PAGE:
Matthew Woodruff, Emory University
By almost any measure, the vaccination campaign against SARS-CoV-2, the virus that causes COVID-19, has been a global success.
As of January 2023, more than 12 billion vaccines against SARS-CoV-2 have been administered in an effort that has saved countless lives - more than 14 million in the first year of vaccine availability alone. With a 95% efficacy in the prevention of severe infection and death, and better safety profiles than similar historically effective vaccines, the biomedical community hoped that a combination of vaccination and natural immunity might bring the pandemic to a relatively quick end.
But the emergence of new viral variants, particularly omicron and its array of subvariants, upended those expectations. The latest omicron strain, XBB.1.5. - dubbed "Kraken", after a mythical sea creature - has rapidly become the dominant subvariant in the U.S. The World Health Organization is calling it the most contagious strain so far, with its success almost certainly attributable to an ability to dodge immunity from previous vaccines or infections.
The effort to get ahead of these ever-changing variants is also in part what has led the Food and Drug Administration to reconsider its approach to COVID-19 vaccination. On Jan. 23, 2023, the agency proposed that current guidelines for a series of shots followed by a booster be replaced by an annual COVID-19 vaccine that is updated each year to combat current strains. The proposal is set to be reviewed by the FDA's science advisory committee on Jan. 26.
Limitations of current mRNA vaccination strategies
Unfortunately, the new bivalent shots, which include components from both the original SARS-CoV-2 strain as well as a recent omicron variant, have not performed as well as some scientists had hoped. Although there is no question that the updated jabs are capable of boosting antibody levels against SARS-CoV-2 and helping to prevent severe illness and hospitalization, several studies have suggested that they are not necessarily more capable of preventing omicron infections than their predecessors.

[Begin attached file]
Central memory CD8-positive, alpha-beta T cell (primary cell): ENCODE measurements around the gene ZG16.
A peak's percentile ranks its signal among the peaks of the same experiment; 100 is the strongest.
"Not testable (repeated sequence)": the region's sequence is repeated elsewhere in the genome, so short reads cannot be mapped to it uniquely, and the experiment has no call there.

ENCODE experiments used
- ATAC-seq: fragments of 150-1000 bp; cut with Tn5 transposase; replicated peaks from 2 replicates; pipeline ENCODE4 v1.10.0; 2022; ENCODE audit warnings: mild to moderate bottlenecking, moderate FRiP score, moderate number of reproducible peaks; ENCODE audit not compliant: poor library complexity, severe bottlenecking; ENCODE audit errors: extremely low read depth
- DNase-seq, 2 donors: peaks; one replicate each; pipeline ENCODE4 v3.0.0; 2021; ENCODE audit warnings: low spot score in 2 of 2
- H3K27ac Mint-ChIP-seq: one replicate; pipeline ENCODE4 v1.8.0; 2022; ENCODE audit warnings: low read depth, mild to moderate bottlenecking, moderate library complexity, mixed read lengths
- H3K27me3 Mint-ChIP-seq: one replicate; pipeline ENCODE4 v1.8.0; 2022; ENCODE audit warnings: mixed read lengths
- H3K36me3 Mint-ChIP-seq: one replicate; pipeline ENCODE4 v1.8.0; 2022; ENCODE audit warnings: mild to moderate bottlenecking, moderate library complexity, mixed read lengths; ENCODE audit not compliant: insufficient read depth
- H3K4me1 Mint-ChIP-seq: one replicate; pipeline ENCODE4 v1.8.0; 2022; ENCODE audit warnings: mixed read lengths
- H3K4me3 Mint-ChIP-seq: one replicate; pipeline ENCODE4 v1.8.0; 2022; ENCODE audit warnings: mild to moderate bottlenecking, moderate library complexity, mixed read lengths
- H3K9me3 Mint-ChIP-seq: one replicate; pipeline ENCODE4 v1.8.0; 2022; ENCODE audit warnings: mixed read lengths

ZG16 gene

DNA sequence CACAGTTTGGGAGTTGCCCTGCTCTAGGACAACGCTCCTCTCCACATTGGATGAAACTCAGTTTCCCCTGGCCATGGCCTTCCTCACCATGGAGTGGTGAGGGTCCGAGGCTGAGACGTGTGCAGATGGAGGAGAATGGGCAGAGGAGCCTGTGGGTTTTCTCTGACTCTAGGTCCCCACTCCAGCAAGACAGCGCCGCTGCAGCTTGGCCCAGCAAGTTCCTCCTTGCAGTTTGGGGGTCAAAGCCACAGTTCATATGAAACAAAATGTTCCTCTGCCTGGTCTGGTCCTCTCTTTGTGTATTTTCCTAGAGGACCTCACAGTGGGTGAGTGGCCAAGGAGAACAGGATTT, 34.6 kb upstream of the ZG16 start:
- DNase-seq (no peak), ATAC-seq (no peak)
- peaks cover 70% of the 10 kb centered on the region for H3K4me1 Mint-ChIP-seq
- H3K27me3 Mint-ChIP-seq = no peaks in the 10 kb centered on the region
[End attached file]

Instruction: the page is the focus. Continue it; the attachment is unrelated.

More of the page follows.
As an immunologist who studies how the immune system selects which antibodies to produce and immune responses to COVID-19, these new results are disappointing. But they are not entirely unexpected.
When COVID-19 vaccines were being rolled out in early 2021, immunologists began having public discussions about the potential obstacles to rapidly generating updated vaccines to emerging viral strains. At the time, there was no hard data. But researchers have known for a very long time that immunological memory, the very thing that offers continued protection against a virus long after vaccination, can sometimes negatively interfere with the development of slightly updated immune responses.
The failure of these new bivalent vaccines in widely preventing omicron infections suggests that our current approach is simply not sufficient to interrupt the viral transmission cycle driving the COVID-19 pandemic. In my view, it's clear that innovative vaccine designs capable of producing a broader immunity are badly needed.
Vaccines are designed to generate immune memory
In simplest terms, vaccines are a way to give your immune system a sneak peek at a pathogen. There are several different ways to do this. One way is to inject inactivated versions of a virus, as has been done with polio. Another is to use noninfectious viral components, such as the proteins used for flu vaccines.
And most recently, scientists have found ways to deliver mRNA "instructions" that tell your body how to make those noninfectious viral components. This is the approach used with the Moderna and Pfizer vaccines targeted against COVID-19.